Women Who Would Benefit May Not be Getting Radiation After Mastectomy

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Almost all women get radiation therapy after lumpectomy. Lumpectomy plus radiation has been shown to be as effective as mastectomy without radiation for many women. Radiation isn't routinely given after mastectomy, but some women do benefit from it. Still, a study found that some women who would benefit from radiation after mastectomy aren't getting radiation.

Doctors sometimes use "T" to talk about the size of a cancer. T1 and T2 breast cancers are smaller and T3 and T4 cancers are larger. Breast cancers that are T3 or T4 and/or have two or more lymph nodes involved may benefit the most from radiation after mastectomy.

The researchers in this study surveyed 2,260 women diagnosed with breast cancer that hadn't spread to parts of the body away from the breast. Of the 1,627 women who filled out the survey, more than 79% had lumpectomy; 93.3% of these women had radiation after lumpectomy. The other 20% of the women had mastectomy and 60.2% of these women had radiation after mastectomy.

Since radiation therapy isn't given routinely after mastectomy, it seems to make sense that 39.8% of the women who had mastectomy didn't get radiation. To see if any women who didn't get radiation after mastectomy might have benefited from it, the researchers looked at how many women diagnosed with cancer likely to respond to radiation actually got radiation. These cancers were classified as "strong indication for radiation."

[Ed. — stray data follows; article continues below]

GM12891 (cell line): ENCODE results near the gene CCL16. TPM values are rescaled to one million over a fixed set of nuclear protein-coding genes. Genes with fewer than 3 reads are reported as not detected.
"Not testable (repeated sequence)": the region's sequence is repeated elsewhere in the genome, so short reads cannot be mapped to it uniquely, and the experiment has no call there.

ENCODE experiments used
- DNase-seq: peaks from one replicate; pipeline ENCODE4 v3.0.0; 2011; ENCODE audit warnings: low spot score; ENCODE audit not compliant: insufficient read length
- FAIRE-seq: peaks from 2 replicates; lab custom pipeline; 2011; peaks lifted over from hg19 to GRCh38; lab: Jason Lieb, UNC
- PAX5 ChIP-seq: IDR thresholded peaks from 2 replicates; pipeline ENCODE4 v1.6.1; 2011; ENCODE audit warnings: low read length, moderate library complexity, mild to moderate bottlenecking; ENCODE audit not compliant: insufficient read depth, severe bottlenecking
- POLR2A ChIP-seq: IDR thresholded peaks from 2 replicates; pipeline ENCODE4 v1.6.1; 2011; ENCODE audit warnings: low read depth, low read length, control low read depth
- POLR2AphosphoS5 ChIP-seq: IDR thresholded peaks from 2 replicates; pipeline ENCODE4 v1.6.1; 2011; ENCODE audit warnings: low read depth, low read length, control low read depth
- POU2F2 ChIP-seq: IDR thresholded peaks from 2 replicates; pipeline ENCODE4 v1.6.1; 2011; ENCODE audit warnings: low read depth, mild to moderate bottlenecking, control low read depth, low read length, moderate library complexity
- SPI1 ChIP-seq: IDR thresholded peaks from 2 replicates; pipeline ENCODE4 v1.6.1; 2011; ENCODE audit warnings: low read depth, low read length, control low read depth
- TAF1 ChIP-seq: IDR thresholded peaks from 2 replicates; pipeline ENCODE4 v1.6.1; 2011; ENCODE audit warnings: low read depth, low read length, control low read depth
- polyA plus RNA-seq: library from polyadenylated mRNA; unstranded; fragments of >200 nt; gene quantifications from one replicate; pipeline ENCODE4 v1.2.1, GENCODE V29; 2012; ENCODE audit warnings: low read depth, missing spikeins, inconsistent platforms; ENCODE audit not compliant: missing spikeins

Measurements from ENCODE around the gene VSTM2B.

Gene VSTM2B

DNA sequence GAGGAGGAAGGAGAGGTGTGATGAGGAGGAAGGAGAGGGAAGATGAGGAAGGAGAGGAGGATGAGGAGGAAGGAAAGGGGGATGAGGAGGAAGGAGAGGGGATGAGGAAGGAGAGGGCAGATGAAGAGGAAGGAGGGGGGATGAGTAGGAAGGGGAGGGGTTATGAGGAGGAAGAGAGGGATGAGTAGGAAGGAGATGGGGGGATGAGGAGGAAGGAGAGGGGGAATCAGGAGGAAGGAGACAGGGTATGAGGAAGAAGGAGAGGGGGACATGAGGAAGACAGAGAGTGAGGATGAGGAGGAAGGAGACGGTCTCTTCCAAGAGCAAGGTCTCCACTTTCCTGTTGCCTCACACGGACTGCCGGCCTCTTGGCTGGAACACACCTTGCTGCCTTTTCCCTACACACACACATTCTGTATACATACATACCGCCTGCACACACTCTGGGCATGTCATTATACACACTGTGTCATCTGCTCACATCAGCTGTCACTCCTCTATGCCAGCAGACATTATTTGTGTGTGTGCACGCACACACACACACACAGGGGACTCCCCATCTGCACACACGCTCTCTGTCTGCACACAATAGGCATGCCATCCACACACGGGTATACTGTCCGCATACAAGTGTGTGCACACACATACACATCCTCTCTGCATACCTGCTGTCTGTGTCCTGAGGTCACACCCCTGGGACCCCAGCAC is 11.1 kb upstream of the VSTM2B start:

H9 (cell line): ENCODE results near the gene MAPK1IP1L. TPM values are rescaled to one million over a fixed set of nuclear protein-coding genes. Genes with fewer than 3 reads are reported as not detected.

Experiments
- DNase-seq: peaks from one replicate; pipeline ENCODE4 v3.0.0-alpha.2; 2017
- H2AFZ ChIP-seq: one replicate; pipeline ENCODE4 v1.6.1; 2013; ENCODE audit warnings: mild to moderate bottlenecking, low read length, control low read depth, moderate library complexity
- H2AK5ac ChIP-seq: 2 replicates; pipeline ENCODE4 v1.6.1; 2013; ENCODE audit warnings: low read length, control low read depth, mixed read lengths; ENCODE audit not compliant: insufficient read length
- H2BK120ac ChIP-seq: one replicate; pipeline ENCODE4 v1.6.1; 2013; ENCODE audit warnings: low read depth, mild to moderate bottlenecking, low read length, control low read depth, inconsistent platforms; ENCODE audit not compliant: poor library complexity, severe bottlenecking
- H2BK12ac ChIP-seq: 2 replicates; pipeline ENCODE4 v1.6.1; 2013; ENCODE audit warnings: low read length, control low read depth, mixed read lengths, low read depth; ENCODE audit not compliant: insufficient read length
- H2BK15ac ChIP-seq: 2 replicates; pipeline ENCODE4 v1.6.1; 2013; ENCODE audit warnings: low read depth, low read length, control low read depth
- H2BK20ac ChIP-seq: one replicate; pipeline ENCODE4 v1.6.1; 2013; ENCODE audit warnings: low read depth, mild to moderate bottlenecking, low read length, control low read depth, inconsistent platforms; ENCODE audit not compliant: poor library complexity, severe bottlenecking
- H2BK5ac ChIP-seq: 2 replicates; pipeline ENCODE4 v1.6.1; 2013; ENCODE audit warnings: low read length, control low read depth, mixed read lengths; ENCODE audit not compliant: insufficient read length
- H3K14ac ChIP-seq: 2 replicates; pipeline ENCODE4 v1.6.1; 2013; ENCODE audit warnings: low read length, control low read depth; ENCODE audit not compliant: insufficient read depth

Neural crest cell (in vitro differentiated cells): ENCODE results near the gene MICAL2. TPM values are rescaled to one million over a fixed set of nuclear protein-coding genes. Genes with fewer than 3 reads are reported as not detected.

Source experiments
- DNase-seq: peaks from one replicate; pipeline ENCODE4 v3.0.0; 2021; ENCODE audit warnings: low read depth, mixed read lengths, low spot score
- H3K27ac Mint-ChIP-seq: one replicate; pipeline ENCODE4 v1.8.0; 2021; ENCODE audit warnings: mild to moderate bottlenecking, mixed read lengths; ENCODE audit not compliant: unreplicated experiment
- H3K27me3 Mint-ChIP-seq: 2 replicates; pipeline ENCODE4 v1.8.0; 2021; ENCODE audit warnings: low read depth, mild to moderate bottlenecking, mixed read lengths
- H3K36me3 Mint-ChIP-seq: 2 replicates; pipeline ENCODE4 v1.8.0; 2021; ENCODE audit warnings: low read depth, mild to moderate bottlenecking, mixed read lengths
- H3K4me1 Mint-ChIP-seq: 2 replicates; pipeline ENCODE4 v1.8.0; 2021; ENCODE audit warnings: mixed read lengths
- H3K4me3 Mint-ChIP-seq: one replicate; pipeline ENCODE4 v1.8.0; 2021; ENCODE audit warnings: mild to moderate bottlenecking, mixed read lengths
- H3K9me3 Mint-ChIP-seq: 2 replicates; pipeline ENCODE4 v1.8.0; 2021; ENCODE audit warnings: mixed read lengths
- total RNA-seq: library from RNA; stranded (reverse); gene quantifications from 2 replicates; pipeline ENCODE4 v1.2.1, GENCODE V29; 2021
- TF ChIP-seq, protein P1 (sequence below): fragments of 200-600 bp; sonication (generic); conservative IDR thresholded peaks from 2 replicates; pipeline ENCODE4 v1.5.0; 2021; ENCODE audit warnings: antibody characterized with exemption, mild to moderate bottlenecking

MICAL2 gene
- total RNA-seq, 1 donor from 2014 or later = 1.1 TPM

The researchers expected that nearly all of the "strong indication for radiation" cancers would have been treated with radiation.

  • 95.4% of women who had lumpectomy and cancers classified as "strong indication for radiation" got radiation
  • 77.6% of women who had mastectomy and cancers classified as "strong indication for radiation" got radiation

So it seems that some women who could benefit from radiation therapy after mastectomy aren't getting those benefits.

But if the breast cancer surgeon was very involved in treatment planning, radiation was more likely to be given if indicated. Women who said they really didn't want to have radiation were the most likely not to get radiation.

If you've been diagnosed with breast cancer, you and your doctor will consider the specifics of the cancer, your unique situation, your surgical options, and your treatment options after surgery when creating your treatment plan. If you choose lumpectomy, it's very likely that radiation will be recommended after surgery. If you choose mastectomy, you might want to ask your doctor if you would benefit from radiation, especially if the cancer is large or has spread to more than one lymph node.

Using the most complete and accurate information, you and your doctor can develop a treatment plan that makes the most sense for you. You can learn more about radiation after breast cancer surgery in the Breastcancer.org Radiation Therapy section.

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